A lot of energy in the Drupal world goes towards solving complex problems: giving administrators ways to build publishing workflows without writing code, integrating with cool new APIs, automatically translating site content into Klingon... You know. The usual. With all of that energy focused on complex architectural problems, it's easy to lose sight of the simple solutions that Drupal provides for really common "classic" web problems. This really hit home the other week as I sifted through an old Zip disk with archives of sites I'd built for clients in the heady days of the late 90s. One by one, I started ticking off requests my clients had made that today's site-builders can solve in minutes with Drupal modules--no wacky configuration, no complicated recipes. Just a simple, "Yes!" when a client says, "Can you...?"

"...Make a splash page for the site?"
No problem. Drop in the Splash module, and you can use any page on your site as an interstitial splash page. It's also smart enough to tie into contextual information Drupal provides--only showing the splash screen to anonymous users, creating section-specific splash pages, and more.

"...Let visitors print out copies of the pages?"
While any web browser can print a simple copy of the current page, and custom style sheets can help clean up color schemes and images to make a page look printer-friendly, sometimes, things need tweaking. For example, embedded web links will look like simple underlined text if you rely on style sheet tweaks. Drupal's Print module generates printer-friendly versions of any page, including the creation of URL footnotes at the bottom of each printout. It can also generate downloadable PDFs of any page, and send-this-article-to-a-friend email links.

"...Show visitors a Terms Of page before they sign up to post on the site?"
Letting users sign up to post comments, subscribe to newsletters, and so on was just catching on when I handcrafted those old-school sites in the '90s. The Terms of Use module handles one of the tricky parts: requiring users to explicitly agree to terms of service before they can create an account. It lets you maintain your terms as a dedicated page on the site that users can read, and present it to them with an 'Approval' checkbox when they create an account.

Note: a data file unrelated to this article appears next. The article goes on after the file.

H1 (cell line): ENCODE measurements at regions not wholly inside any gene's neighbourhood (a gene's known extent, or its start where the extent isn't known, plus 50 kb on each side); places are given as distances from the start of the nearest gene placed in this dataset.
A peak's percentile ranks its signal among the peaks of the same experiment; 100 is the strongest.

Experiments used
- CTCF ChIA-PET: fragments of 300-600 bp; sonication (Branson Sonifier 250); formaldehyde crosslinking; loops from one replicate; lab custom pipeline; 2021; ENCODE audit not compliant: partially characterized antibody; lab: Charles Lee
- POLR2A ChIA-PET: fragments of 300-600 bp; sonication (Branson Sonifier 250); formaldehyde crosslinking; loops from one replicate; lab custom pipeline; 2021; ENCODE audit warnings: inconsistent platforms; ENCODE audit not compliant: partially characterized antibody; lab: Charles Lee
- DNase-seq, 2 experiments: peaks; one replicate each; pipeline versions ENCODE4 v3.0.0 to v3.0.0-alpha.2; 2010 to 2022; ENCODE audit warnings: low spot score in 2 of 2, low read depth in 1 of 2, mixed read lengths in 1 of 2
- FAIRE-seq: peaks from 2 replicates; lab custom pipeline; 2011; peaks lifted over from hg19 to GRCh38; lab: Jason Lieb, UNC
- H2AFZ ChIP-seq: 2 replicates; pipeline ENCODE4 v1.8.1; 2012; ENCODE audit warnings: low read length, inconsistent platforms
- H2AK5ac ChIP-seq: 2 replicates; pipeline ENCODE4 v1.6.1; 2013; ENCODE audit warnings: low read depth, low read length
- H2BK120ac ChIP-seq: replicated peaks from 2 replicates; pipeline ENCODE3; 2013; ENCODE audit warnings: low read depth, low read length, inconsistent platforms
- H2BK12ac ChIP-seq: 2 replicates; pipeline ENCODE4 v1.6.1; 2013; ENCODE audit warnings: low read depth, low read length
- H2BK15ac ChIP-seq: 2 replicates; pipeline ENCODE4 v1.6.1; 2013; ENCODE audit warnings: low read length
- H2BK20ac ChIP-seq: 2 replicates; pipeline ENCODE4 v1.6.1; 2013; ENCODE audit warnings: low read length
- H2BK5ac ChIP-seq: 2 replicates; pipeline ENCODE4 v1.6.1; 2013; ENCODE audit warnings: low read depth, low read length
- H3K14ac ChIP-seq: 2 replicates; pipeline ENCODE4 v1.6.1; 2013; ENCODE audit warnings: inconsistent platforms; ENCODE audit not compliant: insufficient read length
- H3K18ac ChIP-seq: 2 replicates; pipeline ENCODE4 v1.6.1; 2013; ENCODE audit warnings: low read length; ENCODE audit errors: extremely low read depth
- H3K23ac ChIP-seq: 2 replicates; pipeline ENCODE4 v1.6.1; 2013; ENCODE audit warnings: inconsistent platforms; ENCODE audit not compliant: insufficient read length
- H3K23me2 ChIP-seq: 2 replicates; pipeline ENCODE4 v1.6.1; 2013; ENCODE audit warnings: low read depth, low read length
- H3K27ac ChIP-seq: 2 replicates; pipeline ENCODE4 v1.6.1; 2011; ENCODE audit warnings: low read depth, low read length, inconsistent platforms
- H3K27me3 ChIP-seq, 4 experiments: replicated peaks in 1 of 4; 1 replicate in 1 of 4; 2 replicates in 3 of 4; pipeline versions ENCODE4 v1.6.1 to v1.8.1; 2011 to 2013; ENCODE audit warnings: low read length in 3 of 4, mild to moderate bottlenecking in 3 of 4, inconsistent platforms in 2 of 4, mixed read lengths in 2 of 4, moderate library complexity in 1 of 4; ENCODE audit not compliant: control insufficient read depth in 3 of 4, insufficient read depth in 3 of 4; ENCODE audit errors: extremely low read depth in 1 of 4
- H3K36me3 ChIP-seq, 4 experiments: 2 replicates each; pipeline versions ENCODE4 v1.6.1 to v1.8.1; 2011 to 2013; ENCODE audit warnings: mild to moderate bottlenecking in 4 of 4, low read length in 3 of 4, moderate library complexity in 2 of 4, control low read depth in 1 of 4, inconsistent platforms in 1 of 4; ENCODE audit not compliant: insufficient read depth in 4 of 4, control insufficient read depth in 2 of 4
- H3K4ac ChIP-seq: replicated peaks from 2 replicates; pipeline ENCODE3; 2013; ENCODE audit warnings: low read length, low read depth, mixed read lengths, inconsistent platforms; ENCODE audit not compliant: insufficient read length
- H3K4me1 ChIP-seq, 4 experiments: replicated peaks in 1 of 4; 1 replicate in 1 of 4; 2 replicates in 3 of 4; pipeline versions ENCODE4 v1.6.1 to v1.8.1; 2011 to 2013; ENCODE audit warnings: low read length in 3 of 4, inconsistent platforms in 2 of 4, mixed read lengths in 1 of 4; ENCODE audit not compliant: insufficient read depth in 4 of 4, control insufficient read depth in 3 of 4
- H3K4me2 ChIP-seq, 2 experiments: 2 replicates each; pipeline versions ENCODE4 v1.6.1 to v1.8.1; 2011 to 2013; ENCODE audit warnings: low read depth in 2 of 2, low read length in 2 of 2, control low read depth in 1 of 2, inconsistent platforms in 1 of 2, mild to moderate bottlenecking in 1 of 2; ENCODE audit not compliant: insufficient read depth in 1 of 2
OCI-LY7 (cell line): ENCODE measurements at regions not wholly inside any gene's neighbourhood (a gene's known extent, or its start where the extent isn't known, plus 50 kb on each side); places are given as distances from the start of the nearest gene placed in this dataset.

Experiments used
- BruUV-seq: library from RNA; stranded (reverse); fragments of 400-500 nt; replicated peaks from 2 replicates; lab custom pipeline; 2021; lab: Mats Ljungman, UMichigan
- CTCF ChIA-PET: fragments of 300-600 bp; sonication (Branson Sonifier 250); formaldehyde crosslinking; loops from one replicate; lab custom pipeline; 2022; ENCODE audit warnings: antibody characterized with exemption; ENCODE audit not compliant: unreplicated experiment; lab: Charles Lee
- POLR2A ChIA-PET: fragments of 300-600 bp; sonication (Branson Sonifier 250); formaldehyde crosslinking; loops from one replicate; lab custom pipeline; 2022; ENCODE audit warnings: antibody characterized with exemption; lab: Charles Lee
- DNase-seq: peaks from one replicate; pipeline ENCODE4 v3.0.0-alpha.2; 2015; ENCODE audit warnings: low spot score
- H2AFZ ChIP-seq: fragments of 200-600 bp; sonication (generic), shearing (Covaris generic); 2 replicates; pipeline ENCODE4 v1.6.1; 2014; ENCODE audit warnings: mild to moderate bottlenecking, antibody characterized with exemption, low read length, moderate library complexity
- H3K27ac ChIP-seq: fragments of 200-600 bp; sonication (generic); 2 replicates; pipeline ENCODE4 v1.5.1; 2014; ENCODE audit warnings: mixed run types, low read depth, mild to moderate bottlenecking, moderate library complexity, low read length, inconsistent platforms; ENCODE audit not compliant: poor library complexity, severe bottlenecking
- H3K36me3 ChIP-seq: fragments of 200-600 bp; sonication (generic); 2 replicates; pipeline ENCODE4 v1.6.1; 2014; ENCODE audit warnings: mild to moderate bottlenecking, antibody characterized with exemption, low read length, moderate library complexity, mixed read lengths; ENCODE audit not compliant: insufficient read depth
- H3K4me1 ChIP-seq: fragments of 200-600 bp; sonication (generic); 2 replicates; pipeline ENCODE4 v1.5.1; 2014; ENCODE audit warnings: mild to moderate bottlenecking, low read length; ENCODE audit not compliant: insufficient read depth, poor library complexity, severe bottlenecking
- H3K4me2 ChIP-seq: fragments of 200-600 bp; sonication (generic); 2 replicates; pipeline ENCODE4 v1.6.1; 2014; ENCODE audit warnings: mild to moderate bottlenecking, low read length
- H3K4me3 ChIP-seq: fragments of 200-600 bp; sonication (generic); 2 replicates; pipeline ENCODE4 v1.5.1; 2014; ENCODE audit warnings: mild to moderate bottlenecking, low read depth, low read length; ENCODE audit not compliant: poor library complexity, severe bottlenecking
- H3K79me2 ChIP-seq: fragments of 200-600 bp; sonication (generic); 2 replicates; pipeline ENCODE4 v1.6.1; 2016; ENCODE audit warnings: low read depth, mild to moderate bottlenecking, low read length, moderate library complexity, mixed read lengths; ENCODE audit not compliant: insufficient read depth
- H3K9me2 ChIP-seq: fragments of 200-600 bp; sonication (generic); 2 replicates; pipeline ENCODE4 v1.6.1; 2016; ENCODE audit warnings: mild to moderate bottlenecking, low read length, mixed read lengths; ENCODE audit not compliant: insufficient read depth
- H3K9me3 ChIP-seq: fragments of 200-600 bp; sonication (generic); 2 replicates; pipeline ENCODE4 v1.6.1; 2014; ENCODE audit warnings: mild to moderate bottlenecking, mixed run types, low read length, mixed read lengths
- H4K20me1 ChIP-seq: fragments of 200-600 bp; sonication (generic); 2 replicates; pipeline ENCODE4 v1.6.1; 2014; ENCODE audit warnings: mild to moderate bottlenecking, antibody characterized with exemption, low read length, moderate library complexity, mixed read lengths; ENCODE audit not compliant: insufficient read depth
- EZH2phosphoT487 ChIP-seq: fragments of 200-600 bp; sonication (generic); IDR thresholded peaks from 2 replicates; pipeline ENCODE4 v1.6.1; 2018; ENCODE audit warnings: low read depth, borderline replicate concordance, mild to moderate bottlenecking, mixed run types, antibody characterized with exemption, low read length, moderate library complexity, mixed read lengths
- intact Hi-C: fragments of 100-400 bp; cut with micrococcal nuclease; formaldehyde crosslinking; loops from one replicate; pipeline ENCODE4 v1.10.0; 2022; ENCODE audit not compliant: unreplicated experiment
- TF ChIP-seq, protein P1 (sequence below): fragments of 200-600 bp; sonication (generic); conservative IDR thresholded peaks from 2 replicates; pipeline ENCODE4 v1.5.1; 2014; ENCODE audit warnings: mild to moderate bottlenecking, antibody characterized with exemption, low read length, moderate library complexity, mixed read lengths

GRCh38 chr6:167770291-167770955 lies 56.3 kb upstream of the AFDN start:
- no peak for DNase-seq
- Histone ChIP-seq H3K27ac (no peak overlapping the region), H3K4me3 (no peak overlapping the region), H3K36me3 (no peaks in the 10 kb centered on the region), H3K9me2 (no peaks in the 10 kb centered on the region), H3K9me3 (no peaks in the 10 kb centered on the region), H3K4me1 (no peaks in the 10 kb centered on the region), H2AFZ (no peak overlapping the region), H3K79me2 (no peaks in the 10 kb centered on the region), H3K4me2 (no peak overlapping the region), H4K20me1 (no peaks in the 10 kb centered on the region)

"...Add a chat page where users can talk in real-time?"
Setting up chat rooms on web pages was always a pain in the old days. Even today it can be tricky, and there are quite a few different ways to do it. , AJAX, Java applets, and more are all ready. The Mibbit module for Drupal lets site visitors chat on a custom IRC channel using a simple AJAX . Since it uses IRC as its backend, it can point to custom private discussion channels, or public ones like #drupal on the freenode IRC network.

"...Keep other sites from stealing my content using Frames?"
This one went out of style for a while, but when Google's AdSense and other advertising networks up momentum, some enterprising individuals resurrected the concept of "wrapping" other sites in frames, presenting ads in the sidebars while leeching the original site's bandwidth and content. JavaScript can help: script snippets can force your page to open in a dedicated window instead of a frame, and the FramePrevention module makes that trick automatic.
None of these modules are crazy, groundbreaking tools that get their own articles and tutorial videos. Like many of the tools in the Drupal world, though, they do the heavy lifting that lets us focus on the really complicated tasks. Looking back, it's hard not to sigh and wonder how much time could've been saved if I'd had them at my disposal in The Olden Days...

Book Details